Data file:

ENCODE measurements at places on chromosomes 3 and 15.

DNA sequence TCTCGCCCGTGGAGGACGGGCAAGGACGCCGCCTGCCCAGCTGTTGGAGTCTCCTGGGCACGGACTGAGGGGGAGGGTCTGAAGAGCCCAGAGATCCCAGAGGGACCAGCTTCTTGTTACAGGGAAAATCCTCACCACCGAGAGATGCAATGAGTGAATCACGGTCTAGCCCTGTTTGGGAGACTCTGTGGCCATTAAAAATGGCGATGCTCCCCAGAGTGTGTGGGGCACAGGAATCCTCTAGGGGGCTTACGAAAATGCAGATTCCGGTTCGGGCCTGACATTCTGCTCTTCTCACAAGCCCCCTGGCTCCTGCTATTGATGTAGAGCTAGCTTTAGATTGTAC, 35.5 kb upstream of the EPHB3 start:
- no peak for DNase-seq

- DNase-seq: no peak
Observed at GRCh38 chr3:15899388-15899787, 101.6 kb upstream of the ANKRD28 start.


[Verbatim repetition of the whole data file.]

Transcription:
ENCODE measurements at places on chromosomes 3 and 15.

DNA sequence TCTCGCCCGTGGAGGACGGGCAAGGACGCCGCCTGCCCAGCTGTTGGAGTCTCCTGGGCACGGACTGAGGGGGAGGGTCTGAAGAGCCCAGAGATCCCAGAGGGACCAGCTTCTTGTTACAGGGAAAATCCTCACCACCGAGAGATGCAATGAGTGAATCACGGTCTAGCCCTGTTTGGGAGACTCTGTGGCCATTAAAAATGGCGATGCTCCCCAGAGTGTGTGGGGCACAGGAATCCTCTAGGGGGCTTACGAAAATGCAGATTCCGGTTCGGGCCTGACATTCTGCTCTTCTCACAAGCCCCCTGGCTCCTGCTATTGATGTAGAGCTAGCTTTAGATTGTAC, 35.5 kb upstream of the EPHB3 start:
- no peak for DNase-seq

- DNase-seq: no peak
Observed at GRCh38 chr3:15899388-15899787, 101.6 kb upstream of the ANKRD28 start.